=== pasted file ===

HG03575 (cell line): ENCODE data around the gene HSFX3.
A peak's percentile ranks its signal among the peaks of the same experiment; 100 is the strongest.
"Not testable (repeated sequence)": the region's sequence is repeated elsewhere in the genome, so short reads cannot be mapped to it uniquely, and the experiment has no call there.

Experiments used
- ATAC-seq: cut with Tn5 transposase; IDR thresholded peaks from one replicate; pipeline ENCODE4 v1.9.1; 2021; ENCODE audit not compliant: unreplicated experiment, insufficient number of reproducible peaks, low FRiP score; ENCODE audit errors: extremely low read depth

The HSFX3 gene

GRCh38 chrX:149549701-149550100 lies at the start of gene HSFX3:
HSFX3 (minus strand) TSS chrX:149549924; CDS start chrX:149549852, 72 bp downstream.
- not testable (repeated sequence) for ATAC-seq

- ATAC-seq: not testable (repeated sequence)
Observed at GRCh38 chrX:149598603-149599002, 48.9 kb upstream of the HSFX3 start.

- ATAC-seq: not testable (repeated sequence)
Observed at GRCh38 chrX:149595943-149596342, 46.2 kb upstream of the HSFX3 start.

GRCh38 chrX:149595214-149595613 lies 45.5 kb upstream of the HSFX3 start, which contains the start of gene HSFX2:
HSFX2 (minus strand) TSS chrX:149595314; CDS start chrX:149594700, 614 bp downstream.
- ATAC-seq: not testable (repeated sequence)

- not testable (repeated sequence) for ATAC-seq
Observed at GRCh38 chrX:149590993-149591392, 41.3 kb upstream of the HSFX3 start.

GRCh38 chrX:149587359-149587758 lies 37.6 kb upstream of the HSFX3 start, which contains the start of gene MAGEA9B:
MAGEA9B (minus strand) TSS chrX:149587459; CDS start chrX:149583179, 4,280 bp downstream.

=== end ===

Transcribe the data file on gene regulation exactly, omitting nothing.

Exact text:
HG03575 (cell line): ENCODE data around the gene HSFX3.
A peak's percentile ranks its signal among the peaks of the same experiment; 100 is the strongest.
"Not testable (repeated sequence)": the region's sequence is repeated elsewhere in the genome, so short reads cannot be mapped to it uniquely, and the experiment has no call there.

Experiments used
- ATAC-seq: cut with Tn5 transposase; IDR thresholded peaks from one replicate; pipeline ENCODE4 v1.9.1; 2021; ENCODE audit not compliant: unreplicated experiment, insufficient number of reproducible peaks, low FRiP score; ENCODE audit errors: extremely low read depth

The HSFX3 gene

GRCh38 chrX:149549701-149550100 lies at the start of gene HSFX3:
HSFX3 (minus strand) TSS chrX:149549924; CDS start chrX:149549852, 72 bp downstream.
- not testable (repeated sequence) for ATAC-seq

- ATAC-seq: not testable (repeated sequence)
Observed at GRCh38 chrX:149598603-149599002, 48.9 kb upstream of the HSFX3 start.

- ATAC-seq: not testable (repeated sequence)
Observed at GRCh38 chrX:149595943-149596342, 46.2 kb upstream of the HSFX3 start.

GRCh38 chrX:149595214-149595613 lies 45.5 kb upstream of the HSFX3 start, which contains the start of gene HSFX2:
HSFX2 (minus strand) TSS chrX:149595314; CDS start chrX:149594700, 614 bp downstream.
- ATAC-seq: not testable (repeated sequence)

- not testable (repeated sequence) for ATAC-seq
Observed at GRCh38 chrX:149590993-149591392, 41.3 kb upstream of the HSFX3 start.

GRCh38 chrX:149587359-149587758 lies 37.6 kb upstream of the HSFX3 start, which contains the start of gene MAGEA9B:
MAGEA9B (minus strand) TSS chrX:149587459; CDS start chrX:149583179, 4,280 bp downstream.